Few things are certain in life, but one thing was sure. Anyone who went to see Fidel Castro, whether he or she was a head of state or a celebrity from the world of sport or show business, had to go through his garden. And above all that person had to listen to him describe in detail the beneficial properties of a particular plant, his favorite, of which he had a personal cultivation, the moringa, or miracle tree. Not only that, it is also said that Fidel Castro used to chew moringa leaves like chewing gum. Who knows, was perhaps the moringa the secret of Fidel Castro's longevity that allowed him, despite very serious illnesses, to reach a venerable age? Certainly moringa is one of those remedies that should never be missing at home, let's see why. In the following we will talk about the properties of moringa leaves, which are easily available.
Moringa, scientific name Moringa oleifera, is a plant that grows in tropical and subtropical regions and has always been appreciated for its health properties that make it a widely used natural remedy. The leaves of moringa are generally used and you can easily find them in dried form in herbalist's shops and online. Moringa leaves are rich in vitamins A and D, potassium, phosphorus, calcium and iron. The leaves are also a valuable source of antioxidants, such as vitamin C, carotenoids, flavonoids and phenols (Stohs et al, Phytother Res, 2015). Thanks to these characteristics, moringa shows an antitumor action and protects tissues, such as the liver, kidneys, heart and lungs. Not only that, moringa is also antidiabetic, since it improves insulin sensitivity, increases the absorption of glucose in the liver and muscles and decreases that of the intestine. Moringa is analgesic, useful in combating headaches and migraines, and is cardioprotective since it acts by reducing blood pressure and cholesterol (Stohs et al, Phytother Res, 2015 - Ahmad et al, Pytother Res, 2019). Finally, moringa tea improves digestion and tones the mind.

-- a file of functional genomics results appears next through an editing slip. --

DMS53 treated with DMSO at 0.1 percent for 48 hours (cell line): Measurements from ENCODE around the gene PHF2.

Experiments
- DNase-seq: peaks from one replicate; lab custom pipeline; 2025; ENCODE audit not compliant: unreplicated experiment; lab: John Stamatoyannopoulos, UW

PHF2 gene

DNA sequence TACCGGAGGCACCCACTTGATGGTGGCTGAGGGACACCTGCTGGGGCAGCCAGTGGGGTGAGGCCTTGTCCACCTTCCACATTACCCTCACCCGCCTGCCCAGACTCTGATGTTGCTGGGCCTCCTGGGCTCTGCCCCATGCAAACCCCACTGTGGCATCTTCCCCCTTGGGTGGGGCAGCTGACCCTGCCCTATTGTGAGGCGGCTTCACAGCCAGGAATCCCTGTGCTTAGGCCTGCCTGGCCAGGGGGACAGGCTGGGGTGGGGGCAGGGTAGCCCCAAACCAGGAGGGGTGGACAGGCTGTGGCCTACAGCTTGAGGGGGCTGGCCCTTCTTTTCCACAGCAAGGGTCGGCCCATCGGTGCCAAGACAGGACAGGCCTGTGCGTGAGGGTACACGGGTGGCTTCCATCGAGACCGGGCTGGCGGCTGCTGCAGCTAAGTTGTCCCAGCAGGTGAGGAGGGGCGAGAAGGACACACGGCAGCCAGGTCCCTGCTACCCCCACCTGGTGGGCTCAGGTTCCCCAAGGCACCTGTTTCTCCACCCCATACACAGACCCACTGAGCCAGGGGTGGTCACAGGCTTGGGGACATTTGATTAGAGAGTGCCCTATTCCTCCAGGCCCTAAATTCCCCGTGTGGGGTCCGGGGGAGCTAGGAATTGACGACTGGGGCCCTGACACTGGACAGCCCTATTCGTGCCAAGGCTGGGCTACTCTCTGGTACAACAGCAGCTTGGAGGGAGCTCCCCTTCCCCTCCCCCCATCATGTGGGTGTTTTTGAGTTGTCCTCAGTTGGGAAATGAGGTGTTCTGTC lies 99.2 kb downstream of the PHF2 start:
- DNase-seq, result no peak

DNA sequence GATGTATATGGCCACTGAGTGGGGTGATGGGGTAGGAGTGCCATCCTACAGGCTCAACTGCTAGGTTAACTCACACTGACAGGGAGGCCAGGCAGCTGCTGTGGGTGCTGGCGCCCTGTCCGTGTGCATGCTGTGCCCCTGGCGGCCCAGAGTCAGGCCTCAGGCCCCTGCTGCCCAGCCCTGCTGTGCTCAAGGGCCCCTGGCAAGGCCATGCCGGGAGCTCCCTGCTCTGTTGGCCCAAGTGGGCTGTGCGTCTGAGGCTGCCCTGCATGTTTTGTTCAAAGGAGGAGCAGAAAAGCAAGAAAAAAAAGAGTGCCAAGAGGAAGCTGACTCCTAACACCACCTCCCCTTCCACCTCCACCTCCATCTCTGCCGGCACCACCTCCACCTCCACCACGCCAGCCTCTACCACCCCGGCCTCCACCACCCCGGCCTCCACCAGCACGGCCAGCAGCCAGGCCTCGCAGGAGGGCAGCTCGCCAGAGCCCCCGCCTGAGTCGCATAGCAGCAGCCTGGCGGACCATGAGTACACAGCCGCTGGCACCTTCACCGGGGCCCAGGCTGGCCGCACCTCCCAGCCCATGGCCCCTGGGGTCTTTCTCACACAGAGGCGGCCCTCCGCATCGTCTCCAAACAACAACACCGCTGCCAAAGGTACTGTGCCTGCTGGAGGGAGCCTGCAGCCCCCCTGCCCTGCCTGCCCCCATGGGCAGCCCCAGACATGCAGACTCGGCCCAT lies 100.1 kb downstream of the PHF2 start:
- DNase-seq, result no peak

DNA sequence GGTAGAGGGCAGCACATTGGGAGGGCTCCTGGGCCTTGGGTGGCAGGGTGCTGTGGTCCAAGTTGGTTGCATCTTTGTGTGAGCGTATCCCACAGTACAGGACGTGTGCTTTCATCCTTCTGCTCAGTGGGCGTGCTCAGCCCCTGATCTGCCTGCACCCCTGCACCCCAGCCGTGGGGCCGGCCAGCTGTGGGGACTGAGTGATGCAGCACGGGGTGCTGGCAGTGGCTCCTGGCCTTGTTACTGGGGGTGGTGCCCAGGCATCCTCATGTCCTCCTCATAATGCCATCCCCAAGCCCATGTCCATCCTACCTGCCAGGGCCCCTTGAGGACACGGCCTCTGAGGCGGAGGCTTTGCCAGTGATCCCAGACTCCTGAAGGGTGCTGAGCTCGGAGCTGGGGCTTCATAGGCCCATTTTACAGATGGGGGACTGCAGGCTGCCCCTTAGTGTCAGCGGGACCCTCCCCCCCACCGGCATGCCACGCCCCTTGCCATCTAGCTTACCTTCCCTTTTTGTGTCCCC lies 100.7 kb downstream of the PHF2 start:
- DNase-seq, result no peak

Moringa, inflammation, coronavirus and the immune system
Moringa supports the immune system since it helps fight a wide range of bacteria, fungi and viruses, including rhinovirus and herpes simplex. Therefore, given the antiviral action of moringa, scientists wondered if this plant could be another possible weapon, in addition to those already deployed as hygiene, masks and social distancing, against the new coronavirus. Research has therefore been carried out, especially through computer simulations, and it has emerged that indeed some compounds present in moringa leaves, such as ellagic acid and apigenin, are able to bind to the new coronavirus, inhibiting it and blocking its proliferation ( Muhammad et al, Chem Phys Lett, 2021). Finally, moringa inhibits chronic inflammation which is a condition that, in the long run, can weaken the immune system and can pave the way for diabetes, cancer, depression and overweight. Moringa has been observed to help fight asthma, ulcerative colitis, rheumatoid arthritis, atypical dermatitis and metabolic diseases (Xiao et al, Front Pharmacol, 2020).
Moringa, how to take it
Heat a cup of water up to 70 °C. Add 2 teaspoons of green tea and one teaspoon of moringa leaves, let it brew for ten minutes, then strain and drink. You can also use moringa on its own but the combination with green tea maximizes the anticancer and antioxidant properties and also gives it more taste!
Moringa for the skin
External applications of moringa infusion, thanks to the powerful antioxidant action, help to combat wrinkles, signs of fatigue, dry and dull skin caused by smoking, smog and stress (Meireles et al, Adv Tradit Med, 2020). You can prepare an infusion of moringa, heat a cup of water up to 70 °C, add 3 teaspoons of dried plant and leave to infuse for ten minutes. Then filter, let it cool down a bit and, once lukewarm, soak a gauze, apply to your face and leave on for ten minutes, then rinse. Alternatively, you can use the moringa infusion as the watery part in a clay mask, excellent for acne-prone skin.
The use of moringa is generally considered safe and to date no studies have reported side effects following its intake (Stohs et al, Phytother Res, 2015). In any case, given the hypotensive and antidiabetic action, if you are taking drugs for blood pressure and blood sugar, ask your doctor for advice to avoid interactions.